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CA's Misstated Revenues Now Top $2 Billion; Sales Chief Canned

CA's Misstated Revenues Now Top $2 Billion; Sales Chief Canned

Computer Associates has sacked the head of its worldwide sales operation, EVP Stephen Richards, the latest executive claimed by the investigation of the revenue-inflating scandal that has gripped the company for several years now and stripped CEO and chairman Sanjay Kumar of his titles last week.

CA said Richards, believed to be the nameless "Executive 2" that the SEC identified in the indictment for conspiracy to commit securities fraud and conspiracy to obstruct justice brought against CA's former VP of finance David Kaplan, resigned.

The scandal has so far cost at least 16 senior managers their jobs, their reputations and possibly their freedom including the company's former CFO and general counsel. Many of them were reportedly asked to resign.

CA's audit committee, which has so far spent $30 million doing its own investigation, now says that it has found that a total of $2.2 billion was prematurely booked in fiscal 2000 and 2001.

Previously the company only owned up to illegally recognizing $1 billion and said the shenanigans were limited to fiscal 2000.

It now says $1.782 billion were falsely recorded in fiscal 2000 and another $445 million in fiscal 2001.

It is still unclear how far back in time CA's books are compromised.

Statements made in court by CA's ousted senior VP of finance Lloyd Silverstein, who is now cooperating with the authorities, suggested that CA's practice of holding the quarter open - its so-called 35- months - and booking unsigned contracts dates back to at least 1998.

After moving revenues out of some quarters and into others, the company is restating fiscal 2000 and 2001 and says revenues for '00 have been cut by $2 million to $6.092 billion but that net income and earnings were unaffected. Stockholder equity was reduced by $333 million.

Revenues for fiscal '01 increased by $558 million to $4.748 billion and the net loss dropped by $333 million to $258 million, with a corresponding decrease in the loss per share to 44 cents from $1.02.

CA this morning officially introduced Ken Cron, an independent board member, as its interim CEO to replace its ousted chief executive, now reduced to chief software architect, but understood to be the power behind the throne.

In his new job, Sanjay is supposed to "architect a new vision for the future."

The company is holding its breath waiting to see whether the government will charge Kumar with complicity, while it tries to negotiate a settlement with both the SEC and the Justice Department. It is unclear whether CA can stay out of court.

In a conference call this morning, Cron denied that he was interested in the CEO job long-term. The company is supposed to be organizing a search for a permanent replacement, but doesn't seem to have picked any headhunters yet. Kumar is believed to have hopes of reinstatement.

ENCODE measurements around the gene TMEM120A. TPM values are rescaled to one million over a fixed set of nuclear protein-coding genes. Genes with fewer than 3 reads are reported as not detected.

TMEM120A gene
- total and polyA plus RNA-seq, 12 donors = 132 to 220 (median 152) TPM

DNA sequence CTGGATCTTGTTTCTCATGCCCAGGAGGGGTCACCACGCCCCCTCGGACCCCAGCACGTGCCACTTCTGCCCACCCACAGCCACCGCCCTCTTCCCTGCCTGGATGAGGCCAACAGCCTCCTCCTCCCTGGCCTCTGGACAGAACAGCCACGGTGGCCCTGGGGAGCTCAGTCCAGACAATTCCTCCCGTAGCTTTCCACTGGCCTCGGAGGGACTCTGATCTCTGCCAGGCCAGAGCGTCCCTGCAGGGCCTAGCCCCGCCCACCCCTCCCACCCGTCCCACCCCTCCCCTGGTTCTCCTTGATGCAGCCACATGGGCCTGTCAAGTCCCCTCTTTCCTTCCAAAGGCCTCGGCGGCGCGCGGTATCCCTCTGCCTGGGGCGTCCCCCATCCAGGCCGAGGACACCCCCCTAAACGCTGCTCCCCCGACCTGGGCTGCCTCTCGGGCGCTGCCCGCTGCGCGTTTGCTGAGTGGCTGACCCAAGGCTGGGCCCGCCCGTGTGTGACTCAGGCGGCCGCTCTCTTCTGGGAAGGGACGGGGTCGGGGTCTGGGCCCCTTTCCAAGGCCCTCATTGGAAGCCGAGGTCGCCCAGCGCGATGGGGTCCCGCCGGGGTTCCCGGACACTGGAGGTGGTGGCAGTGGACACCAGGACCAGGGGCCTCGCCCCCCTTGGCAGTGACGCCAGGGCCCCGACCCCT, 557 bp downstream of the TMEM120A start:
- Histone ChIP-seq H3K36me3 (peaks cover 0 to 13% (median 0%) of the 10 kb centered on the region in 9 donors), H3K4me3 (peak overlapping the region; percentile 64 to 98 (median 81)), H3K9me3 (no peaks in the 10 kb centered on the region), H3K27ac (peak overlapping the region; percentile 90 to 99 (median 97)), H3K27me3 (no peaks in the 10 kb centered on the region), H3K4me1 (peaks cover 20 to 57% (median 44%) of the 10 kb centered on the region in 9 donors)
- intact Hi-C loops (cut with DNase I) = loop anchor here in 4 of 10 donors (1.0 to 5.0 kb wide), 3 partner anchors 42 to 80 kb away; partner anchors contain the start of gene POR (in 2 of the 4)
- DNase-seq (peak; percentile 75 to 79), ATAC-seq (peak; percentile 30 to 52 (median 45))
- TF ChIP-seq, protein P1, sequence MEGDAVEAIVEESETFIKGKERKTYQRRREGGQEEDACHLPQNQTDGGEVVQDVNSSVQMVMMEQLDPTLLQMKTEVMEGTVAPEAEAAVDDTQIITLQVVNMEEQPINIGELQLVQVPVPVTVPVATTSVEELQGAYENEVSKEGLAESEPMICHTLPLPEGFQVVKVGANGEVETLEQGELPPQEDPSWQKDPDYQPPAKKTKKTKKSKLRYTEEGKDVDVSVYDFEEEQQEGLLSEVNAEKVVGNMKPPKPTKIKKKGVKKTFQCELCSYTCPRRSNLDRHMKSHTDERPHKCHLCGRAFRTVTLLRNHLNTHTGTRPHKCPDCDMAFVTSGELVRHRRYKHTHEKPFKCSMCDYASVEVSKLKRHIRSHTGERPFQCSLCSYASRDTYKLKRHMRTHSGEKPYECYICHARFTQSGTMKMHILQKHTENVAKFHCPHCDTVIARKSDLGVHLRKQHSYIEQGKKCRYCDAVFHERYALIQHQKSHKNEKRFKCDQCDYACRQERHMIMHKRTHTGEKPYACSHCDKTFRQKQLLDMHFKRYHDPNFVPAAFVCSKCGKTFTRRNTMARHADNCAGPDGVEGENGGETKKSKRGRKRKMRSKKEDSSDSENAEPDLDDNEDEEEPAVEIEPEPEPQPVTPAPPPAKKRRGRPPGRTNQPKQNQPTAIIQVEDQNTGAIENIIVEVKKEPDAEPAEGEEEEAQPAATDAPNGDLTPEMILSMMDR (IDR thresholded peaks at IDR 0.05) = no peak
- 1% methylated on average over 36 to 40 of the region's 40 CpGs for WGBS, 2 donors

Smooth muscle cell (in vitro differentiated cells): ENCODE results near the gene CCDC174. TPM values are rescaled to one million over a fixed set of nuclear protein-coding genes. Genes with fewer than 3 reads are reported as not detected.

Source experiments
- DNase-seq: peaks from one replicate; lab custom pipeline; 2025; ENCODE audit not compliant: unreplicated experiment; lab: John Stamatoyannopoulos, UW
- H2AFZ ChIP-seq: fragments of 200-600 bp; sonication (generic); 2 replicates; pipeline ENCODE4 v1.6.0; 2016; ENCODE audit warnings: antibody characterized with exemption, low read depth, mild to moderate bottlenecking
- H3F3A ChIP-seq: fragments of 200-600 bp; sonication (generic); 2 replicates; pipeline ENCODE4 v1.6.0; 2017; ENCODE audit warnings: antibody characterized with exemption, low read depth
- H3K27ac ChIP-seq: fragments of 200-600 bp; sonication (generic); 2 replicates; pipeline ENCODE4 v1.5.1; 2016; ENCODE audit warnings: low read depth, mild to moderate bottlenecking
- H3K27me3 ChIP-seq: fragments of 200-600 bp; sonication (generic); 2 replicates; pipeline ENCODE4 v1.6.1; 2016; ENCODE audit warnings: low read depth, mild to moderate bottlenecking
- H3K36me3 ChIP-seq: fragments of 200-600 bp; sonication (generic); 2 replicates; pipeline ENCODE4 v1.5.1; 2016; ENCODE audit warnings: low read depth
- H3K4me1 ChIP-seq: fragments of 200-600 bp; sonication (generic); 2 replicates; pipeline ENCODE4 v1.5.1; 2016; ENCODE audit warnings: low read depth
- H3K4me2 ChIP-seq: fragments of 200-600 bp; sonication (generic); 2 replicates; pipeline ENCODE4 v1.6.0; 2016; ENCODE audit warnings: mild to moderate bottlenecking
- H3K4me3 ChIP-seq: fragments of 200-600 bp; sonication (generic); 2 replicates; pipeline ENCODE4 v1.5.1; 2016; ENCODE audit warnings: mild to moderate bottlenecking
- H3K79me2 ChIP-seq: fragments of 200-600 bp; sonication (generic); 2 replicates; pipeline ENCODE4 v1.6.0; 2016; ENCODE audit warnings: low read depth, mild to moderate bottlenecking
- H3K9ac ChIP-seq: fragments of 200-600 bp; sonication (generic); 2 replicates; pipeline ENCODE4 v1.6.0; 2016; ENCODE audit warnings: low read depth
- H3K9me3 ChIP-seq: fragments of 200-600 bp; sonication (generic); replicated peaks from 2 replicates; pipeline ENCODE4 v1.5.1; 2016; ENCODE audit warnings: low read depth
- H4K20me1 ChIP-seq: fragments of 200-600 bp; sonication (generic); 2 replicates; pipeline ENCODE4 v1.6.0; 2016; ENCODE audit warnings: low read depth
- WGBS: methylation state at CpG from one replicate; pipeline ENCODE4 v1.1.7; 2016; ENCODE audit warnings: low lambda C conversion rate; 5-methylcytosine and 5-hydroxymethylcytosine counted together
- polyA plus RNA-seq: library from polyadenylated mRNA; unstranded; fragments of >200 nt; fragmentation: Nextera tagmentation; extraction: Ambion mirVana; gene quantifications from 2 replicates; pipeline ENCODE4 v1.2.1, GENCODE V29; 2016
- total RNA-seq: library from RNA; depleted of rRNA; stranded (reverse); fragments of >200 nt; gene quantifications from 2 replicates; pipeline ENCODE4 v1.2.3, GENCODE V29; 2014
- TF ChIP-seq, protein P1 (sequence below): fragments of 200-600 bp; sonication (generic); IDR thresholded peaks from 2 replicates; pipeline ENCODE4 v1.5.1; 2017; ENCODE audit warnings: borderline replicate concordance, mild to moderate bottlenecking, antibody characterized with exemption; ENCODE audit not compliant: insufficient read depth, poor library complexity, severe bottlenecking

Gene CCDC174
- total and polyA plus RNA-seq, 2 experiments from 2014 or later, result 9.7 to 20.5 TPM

The CA board also named Jeff Clarke COO. Clarke is the HP refugee who joined the company a few weeks ago as CFO, replacing CA's indicted chief financial officer Ira Zar.

Clarke had been Compaq's CFO and was responsible for the Compaq side of the HP-Compaq integration team. Sanjay hired him.

The company said that R&D, technology services, legal and communications report to Cron and that sales, partnerships, business development, marketing, finance and HR report to Clarke. Clarke reports to Kron.

Mortgage maven Lewis Ranieri, also an independent director, has replaced Sanjay as chairman. He indicated CA intends to keep the roles of chairman and CEO separate.

Ranieri did not address the question of whether Clarke was in the running for CEO. Clarke will be replaced as CFO. Meantime, he will hold both jobs and said he intends to institute further reforms including reorganizing the finance department and instituting company-wide accountability and checks and balances.

Doug Robinson, who was interim CFO after Zar was canned in October, has been named controller, a new post at the company.

Clarke is also looking for a chief accounting officer who would ensure CA's integrity and policy adherence.

Meanwhile, Richards has been replaced by CA's senior VP for North American sales Greg Corgan. Corgan is clean. He didn't join the company until last year after CA had supposedly stopped the booking irregularities that got it into so much trouble and began reforming itself. He's supposed to be responsible for maintaining customer relations.

Corgan was with IBM for 24 years, including stints as general manager of IBM Software responsible for sales, marketing and technical support and senior VP of IBM's worldwide ERP solutions.

More recently, Corgan was senior VP of worldwide operations for the Terraspring infrastructure automation start-up that Sun bought, and president and CEO of OneChem Inc, a web application and connectivity services house.

Cron, whose forte is sales, said there would be no structural changes in the sales force and that it would stay divided between direct and indirect.

Ranieri claimed that despite the distracting upheaval of departures and arrivals there is "no sense of crisis" inside the company.

In mid-day trading CA stock was up 2.5% to over $29.

More Stories By Maureen O'Gara

Maureen O'Gara the most read technology reporter for the past 20 years, is the Cloud Computing and Virtualization News Desk editor of SYS-CON Media. She is the publisher of famous "Billygrams" and the editor-in-chief of "Client/Server News" for more than a decade. One of the most respected technology reporters in the business, Maureen can be reached by email at maureen(at)sys-con.com or paperboy(at)g2news.com, and by phone at 516 759-7025. Twitter: @MaureenOGara

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